Thursday’s C Space Storyteller sessions kicked off with Margo Georgiadis, president, Americas at Google, moderating a panel with leaders from Universal Pictures and AT&T. The executives took a deep dive into how each brand leverages mobile to grow stronger and drive business results. They also touched on how to win the war for attention with so much content competition, with the consensus being to hook and hold audiences with compelling content.
Next, executives from Hulu and Live Nation took the C Space stage to discuss how they are redefining the concert experience through a new frontier: Virtual Reality. Kevin Chernett, executive vice president, global partnerships and content distribution at Live Nation Entertainment and Noah Heller, vice president, emerging technology at Hulu addressed the new frontier of leveraging virtual entertainment to give fans unprecedented access into the worlds of top artists both on and off stage.
Mike Parker, president, iCrossing moderated an afternoon Storytellers panel with executives from Bridgestone, PepsiCo and Whirpool Corp. to explore customer behavior driven by technology and innovation. Marketers need to manage the flow of data and leverage the analytics while learning more about their audiences. Brands will be challenged to maintain consistency with their stories, given the new tools coming into the market.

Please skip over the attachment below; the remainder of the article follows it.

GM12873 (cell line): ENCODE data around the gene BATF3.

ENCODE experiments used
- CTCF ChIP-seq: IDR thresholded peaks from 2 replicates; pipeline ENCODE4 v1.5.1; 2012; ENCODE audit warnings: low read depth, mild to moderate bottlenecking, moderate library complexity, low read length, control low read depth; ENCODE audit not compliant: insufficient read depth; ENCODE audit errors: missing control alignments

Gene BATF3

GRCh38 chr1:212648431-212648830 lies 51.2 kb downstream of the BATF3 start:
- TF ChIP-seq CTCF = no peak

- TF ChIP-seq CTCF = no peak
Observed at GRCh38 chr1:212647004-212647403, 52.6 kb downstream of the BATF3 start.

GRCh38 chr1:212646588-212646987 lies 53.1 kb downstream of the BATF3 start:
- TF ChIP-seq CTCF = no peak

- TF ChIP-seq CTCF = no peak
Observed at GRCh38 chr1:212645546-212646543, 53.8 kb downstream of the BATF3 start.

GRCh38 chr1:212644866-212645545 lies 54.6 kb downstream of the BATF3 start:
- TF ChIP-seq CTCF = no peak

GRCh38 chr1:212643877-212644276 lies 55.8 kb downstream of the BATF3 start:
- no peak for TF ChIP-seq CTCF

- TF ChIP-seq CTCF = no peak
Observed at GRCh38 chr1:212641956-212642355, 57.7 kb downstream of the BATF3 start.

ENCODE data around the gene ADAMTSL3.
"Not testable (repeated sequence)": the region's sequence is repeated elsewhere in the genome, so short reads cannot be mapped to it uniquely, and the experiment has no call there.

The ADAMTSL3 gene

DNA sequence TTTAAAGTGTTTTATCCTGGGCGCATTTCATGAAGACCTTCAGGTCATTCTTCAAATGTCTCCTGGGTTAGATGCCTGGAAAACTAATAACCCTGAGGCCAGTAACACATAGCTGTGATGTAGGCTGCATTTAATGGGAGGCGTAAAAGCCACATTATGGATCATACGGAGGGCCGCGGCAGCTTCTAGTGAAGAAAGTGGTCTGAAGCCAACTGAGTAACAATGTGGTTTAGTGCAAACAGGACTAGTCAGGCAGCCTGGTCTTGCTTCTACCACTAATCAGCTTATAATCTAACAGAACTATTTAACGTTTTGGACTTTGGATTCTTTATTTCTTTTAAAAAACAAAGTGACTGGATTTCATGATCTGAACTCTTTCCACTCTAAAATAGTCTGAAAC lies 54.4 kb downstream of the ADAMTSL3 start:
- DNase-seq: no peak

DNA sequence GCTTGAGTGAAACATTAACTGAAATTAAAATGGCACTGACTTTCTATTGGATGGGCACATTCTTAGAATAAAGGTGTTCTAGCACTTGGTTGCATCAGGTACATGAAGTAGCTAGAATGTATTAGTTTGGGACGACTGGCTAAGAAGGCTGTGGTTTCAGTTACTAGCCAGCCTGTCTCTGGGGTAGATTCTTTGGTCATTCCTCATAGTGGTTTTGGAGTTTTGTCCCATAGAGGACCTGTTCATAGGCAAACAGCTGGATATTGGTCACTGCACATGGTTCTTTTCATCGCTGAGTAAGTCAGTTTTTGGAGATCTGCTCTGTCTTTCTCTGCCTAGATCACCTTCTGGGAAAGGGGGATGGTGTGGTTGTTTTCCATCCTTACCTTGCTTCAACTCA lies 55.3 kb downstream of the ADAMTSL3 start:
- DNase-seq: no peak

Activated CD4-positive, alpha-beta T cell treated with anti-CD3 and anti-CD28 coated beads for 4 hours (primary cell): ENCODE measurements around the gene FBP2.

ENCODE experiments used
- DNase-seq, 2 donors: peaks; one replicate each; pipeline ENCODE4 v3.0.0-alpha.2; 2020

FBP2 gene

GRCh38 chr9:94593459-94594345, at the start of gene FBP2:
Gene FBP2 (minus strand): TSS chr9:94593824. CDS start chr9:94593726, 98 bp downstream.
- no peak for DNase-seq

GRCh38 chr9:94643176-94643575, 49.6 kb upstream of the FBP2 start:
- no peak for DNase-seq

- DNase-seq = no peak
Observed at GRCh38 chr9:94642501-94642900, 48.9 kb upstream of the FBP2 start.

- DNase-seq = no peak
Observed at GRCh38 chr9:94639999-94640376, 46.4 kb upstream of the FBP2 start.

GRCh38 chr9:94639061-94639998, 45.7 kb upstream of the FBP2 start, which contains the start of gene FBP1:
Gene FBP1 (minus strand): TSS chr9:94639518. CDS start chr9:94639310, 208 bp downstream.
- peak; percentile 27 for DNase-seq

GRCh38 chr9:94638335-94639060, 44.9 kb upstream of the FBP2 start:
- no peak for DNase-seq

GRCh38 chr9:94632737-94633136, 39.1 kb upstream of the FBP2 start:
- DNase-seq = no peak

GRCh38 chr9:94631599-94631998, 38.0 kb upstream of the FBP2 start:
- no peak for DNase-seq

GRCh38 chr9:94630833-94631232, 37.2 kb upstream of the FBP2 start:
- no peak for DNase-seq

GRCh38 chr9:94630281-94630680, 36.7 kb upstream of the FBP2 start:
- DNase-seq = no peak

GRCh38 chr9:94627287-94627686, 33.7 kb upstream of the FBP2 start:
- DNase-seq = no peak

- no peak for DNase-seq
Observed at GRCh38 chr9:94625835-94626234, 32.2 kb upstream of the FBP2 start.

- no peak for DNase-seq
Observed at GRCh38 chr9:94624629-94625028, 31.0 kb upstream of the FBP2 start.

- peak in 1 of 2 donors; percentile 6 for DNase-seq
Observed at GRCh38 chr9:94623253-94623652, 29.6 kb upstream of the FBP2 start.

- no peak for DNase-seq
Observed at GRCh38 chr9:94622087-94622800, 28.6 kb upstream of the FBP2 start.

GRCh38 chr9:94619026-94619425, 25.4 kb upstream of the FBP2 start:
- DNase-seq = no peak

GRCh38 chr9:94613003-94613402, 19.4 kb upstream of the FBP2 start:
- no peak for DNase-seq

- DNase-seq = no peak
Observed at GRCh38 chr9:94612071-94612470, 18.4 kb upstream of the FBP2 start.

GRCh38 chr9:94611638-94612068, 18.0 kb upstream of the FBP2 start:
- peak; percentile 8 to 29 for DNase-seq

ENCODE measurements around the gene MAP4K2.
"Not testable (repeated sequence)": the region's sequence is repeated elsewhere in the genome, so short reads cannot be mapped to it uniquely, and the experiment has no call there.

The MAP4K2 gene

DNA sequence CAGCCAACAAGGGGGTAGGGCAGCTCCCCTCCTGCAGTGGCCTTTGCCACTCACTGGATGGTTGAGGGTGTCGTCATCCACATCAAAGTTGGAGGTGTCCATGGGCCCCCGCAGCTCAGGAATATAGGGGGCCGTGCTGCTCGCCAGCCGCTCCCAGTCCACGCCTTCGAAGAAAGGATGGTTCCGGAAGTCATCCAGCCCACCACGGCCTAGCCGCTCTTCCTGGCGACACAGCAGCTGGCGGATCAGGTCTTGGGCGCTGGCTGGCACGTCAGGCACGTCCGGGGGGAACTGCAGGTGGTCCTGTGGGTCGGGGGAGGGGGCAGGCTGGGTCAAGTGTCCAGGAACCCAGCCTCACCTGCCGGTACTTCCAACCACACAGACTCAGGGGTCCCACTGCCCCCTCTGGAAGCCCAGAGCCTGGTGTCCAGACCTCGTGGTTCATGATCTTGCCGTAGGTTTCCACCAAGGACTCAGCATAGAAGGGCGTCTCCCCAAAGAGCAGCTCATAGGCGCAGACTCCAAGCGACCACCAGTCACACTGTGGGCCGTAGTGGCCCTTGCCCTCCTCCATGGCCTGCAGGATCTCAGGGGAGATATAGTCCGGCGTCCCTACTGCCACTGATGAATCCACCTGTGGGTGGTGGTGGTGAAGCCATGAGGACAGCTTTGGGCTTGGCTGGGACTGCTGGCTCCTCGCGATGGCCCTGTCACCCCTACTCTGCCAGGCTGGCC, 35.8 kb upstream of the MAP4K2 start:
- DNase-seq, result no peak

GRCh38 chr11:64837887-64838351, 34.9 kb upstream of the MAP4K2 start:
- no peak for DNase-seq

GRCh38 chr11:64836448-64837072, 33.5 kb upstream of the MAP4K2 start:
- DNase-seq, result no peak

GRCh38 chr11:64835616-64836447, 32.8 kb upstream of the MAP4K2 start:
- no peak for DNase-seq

Rounding out the Storyteller sessions, President of Verizon Digital Media Services Ralf Jacob talked with leading content creators about how OTT strategies and technologies have enabled them to engage audiences and further drive opportunities. The goal isn’t to get the most clicks, but to keep their audiences coming back, increasing page time and sharing information with the brand. Engaging new users presents a gamble because marketers are forced to use new strategies with little data.
Sports Business Innovation